In a statement Thursday, an attorney representing special prosecutor Francis Schmitz warned the media and public against jumping to conclusions of guilt based on documents within a once-secret John Doe probe that emerged in a federal lawsuit last week.

Those documents written by prosecutors laid out what they call an extensive “criminal scheme” to bypass state election laws by Walker, his campaign, and two top Republican political operatives — R.J. Johnson and Deborah Jordahl. So far, no one has been charged and the probe has been halted for now by a federal judge.

Walker has denied any wrongdoing.

“While these documents outlined the prosecutor’s legal theory, they did not establish the existence of a crime; rather, they were arguments in support of further investigation to determine if criminal charges against any person or entity are warranted,” Schmitz attorney Randall Crocker wrote in the statement. “Mr. Schmitz has made no conclusions as to whether there is sufficient evidence to charge anyone with a crime. It is wrong for any person to point to this sentence in a legal argument as a finding by the special prosecutor that Governor Walker has engaged in a criminal scheme. It is not such a finding.”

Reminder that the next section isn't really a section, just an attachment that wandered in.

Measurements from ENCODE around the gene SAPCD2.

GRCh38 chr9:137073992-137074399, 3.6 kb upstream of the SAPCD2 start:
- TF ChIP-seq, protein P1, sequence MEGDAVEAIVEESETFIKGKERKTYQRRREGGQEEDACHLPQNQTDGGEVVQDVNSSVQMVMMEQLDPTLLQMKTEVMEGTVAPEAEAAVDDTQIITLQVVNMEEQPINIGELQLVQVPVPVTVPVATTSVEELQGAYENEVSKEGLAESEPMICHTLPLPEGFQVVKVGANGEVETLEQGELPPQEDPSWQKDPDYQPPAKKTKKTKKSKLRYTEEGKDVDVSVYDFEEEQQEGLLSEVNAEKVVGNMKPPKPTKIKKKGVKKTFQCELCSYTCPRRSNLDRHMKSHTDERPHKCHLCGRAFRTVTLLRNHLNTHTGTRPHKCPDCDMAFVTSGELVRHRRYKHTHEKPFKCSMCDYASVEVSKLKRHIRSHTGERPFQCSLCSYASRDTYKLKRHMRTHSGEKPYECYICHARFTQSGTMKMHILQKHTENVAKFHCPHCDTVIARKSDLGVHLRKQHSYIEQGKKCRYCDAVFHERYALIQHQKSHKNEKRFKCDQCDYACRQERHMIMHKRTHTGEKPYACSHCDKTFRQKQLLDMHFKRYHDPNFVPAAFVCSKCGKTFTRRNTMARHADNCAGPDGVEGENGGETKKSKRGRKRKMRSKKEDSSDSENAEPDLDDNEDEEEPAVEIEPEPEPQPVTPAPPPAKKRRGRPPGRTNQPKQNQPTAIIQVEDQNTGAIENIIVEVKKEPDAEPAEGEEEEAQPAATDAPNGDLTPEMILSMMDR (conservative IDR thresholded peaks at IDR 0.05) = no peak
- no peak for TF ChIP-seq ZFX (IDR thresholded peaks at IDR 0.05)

In the statement released Thursday on behalf of Schmitz, his attorney said that “Governor Walker was not a target of the investigation.”
“At no time has he been served with a subpoena,” Crocker wrote of Walker.

However, Crocker’s statement doesn’t address whether Walker’s campaign was a target of the investigation and a subpoena. The Wall Street Journal and later the Milwaukee Journal Sentinel have reported that Walker’s campaign received one of a number of subpoenas in the case and is part of the legal fight challenging them.

Crocker didn’t immediately respond to a question about why he had issued the statement Thursday.

The governor and his close confidants helped raise money and control spending through 12 conservative groups during the recall election campaigns, according to the documents released last week.